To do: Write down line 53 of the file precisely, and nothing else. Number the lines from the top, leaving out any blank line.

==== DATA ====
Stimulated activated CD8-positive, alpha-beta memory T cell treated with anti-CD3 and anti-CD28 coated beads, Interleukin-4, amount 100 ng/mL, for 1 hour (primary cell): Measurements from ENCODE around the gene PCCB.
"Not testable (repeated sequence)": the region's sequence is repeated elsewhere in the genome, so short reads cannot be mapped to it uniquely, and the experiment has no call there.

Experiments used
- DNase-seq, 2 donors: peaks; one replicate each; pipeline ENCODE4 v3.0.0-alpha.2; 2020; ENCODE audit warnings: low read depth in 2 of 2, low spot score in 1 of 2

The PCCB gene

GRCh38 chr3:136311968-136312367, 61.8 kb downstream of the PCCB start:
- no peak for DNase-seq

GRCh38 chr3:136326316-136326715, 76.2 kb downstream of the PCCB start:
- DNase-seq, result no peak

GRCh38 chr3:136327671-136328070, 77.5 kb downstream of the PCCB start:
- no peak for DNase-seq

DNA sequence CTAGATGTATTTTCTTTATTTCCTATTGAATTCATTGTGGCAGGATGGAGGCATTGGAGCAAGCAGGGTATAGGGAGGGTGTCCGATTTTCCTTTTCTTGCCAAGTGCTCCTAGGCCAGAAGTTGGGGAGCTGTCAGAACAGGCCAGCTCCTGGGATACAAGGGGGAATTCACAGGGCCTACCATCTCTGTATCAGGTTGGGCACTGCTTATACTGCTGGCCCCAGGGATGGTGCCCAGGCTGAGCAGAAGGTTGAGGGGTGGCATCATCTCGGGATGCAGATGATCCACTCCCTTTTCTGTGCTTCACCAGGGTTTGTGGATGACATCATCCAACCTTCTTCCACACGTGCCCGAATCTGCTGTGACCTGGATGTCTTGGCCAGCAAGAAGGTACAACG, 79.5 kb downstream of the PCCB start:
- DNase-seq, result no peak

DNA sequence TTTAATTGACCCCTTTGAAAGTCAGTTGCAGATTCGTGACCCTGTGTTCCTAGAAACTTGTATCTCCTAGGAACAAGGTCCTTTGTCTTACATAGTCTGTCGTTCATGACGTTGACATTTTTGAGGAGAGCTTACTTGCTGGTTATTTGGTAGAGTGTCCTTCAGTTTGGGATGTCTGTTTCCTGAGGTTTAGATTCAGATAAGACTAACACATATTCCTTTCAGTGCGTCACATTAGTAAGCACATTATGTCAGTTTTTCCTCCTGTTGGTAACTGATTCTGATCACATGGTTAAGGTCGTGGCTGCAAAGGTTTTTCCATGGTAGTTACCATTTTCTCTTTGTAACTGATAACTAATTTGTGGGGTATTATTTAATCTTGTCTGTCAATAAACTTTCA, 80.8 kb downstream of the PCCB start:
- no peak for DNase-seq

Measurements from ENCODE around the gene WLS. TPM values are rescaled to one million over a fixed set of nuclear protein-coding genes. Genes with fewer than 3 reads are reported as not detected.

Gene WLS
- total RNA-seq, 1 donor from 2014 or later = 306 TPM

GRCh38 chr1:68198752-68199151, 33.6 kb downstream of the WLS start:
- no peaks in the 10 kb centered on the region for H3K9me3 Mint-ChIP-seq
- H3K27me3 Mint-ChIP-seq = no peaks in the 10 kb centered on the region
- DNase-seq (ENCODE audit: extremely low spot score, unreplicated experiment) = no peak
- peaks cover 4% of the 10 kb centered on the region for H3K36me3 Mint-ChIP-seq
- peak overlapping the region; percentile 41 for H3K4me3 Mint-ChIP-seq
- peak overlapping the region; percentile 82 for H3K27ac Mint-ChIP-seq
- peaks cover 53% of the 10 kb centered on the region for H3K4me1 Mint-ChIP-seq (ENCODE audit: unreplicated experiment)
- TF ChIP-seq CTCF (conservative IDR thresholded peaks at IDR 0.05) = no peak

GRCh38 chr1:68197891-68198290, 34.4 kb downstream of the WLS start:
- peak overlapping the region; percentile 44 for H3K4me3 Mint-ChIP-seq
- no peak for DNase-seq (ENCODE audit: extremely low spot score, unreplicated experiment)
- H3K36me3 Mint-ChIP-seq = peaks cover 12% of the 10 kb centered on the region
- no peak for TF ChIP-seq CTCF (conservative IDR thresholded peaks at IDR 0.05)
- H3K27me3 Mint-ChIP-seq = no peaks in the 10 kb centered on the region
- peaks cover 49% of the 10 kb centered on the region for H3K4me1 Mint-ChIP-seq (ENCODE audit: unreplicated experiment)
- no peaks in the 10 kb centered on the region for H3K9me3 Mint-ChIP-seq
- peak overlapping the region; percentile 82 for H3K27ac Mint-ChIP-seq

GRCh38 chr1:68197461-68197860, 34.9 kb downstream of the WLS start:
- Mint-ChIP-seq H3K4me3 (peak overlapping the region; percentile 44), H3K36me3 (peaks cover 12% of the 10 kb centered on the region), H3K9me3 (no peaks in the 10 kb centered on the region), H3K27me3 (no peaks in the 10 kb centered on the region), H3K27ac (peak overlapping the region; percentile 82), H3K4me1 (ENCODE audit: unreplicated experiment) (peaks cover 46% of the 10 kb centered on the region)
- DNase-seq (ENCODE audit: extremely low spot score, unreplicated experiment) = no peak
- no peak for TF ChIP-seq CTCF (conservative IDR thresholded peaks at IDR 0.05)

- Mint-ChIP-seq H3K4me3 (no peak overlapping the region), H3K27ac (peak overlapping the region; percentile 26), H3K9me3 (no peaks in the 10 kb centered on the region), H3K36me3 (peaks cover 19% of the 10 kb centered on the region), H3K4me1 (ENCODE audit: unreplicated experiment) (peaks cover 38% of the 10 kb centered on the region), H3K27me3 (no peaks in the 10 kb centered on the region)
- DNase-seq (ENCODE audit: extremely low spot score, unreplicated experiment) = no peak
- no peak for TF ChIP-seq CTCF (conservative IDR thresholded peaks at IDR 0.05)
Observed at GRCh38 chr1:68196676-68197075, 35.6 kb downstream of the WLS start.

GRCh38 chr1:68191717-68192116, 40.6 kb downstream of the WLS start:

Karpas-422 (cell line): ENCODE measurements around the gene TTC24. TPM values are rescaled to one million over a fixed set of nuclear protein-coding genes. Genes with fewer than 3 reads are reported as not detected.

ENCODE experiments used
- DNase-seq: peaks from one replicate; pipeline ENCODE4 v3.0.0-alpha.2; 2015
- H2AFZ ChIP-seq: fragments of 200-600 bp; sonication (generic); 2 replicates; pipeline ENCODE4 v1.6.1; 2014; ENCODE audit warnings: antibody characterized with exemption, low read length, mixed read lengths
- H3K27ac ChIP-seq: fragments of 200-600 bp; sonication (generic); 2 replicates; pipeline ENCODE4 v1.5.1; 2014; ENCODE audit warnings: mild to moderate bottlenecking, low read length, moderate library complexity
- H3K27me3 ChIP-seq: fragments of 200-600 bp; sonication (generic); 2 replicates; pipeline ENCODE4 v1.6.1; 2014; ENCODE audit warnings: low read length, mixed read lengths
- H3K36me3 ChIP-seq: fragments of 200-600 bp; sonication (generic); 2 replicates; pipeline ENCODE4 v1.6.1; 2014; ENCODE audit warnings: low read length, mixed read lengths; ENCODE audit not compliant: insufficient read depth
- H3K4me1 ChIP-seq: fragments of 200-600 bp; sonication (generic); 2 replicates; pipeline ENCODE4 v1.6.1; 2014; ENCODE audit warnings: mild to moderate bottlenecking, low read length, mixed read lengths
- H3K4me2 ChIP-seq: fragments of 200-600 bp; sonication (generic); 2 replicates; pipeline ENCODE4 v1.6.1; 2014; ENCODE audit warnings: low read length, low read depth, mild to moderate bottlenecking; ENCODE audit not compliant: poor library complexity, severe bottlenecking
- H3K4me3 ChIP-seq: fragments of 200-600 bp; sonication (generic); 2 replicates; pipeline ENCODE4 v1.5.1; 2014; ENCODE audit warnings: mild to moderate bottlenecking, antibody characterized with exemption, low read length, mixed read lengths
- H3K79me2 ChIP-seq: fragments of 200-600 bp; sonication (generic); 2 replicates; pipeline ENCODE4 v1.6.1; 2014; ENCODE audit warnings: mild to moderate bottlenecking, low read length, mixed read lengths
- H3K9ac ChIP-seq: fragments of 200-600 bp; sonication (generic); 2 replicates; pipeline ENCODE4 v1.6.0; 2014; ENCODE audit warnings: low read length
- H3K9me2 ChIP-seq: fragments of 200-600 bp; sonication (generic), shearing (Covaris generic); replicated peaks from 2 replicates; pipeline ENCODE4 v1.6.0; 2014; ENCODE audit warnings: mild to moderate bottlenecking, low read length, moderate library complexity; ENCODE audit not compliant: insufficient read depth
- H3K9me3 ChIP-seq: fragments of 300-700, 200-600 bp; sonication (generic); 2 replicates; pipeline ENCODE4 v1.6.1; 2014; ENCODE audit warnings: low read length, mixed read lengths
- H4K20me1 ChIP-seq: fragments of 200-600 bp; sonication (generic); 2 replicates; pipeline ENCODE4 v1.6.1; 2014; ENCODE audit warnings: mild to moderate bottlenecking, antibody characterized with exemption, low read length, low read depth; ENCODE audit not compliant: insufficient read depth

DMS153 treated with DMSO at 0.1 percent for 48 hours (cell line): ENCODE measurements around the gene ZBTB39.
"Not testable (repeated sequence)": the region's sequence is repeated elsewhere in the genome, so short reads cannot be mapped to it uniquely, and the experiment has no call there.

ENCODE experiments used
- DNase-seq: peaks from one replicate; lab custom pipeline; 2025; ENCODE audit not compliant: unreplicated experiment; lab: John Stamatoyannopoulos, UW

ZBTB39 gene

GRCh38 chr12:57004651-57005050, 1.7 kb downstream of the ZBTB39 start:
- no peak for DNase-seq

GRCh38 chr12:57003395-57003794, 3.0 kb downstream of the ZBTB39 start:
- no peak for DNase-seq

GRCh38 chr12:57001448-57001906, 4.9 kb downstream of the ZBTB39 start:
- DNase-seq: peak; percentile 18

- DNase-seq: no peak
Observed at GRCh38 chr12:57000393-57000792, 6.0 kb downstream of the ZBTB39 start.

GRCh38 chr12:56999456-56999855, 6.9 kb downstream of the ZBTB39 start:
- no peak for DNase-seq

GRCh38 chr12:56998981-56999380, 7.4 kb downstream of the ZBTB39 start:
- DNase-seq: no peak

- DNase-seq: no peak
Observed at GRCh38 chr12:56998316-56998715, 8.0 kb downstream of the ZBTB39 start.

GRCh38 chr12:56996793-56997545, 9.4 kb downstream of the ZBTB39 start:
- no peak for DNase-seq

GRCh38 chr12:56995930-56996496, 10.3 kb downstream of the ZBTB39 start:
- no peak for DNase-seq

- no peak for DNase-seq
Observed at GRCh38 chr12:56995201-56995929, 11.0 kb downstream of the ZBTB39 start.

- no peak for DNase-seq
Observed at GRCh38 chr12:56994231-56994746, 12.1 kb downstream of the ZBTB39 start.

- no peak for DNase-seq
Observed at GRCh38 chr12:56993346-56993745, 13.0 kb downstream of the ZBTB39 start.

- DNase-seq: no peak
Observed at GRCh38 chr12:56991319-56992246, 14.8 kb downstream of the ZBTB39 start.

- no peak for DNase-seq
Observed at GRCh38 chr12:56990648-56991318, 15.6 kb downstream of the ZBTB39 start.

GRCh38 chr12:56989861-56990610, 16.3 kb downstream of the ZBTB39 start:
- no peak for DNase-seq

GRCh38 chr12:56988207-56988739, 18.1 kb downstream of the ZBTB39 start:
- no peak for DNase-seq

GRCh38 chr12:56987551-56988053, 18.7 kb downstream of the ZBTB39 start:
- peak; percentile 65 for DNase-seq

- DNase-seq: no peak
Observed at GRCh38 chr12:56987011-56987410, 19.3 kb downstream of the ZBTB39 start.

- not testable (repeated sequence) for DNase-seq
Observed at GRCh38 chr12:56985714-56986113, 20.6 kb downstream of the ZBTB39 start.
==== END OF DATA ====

- H3K4me1 ChIP-seq: fragments of 200-600 bp; sonication (generic); 2 replicates; pipeline ENCODE4 v1.6.1; 2014; ENCODE audit warnings: mild to moderate bottlenecking, low read length, mixed read lengths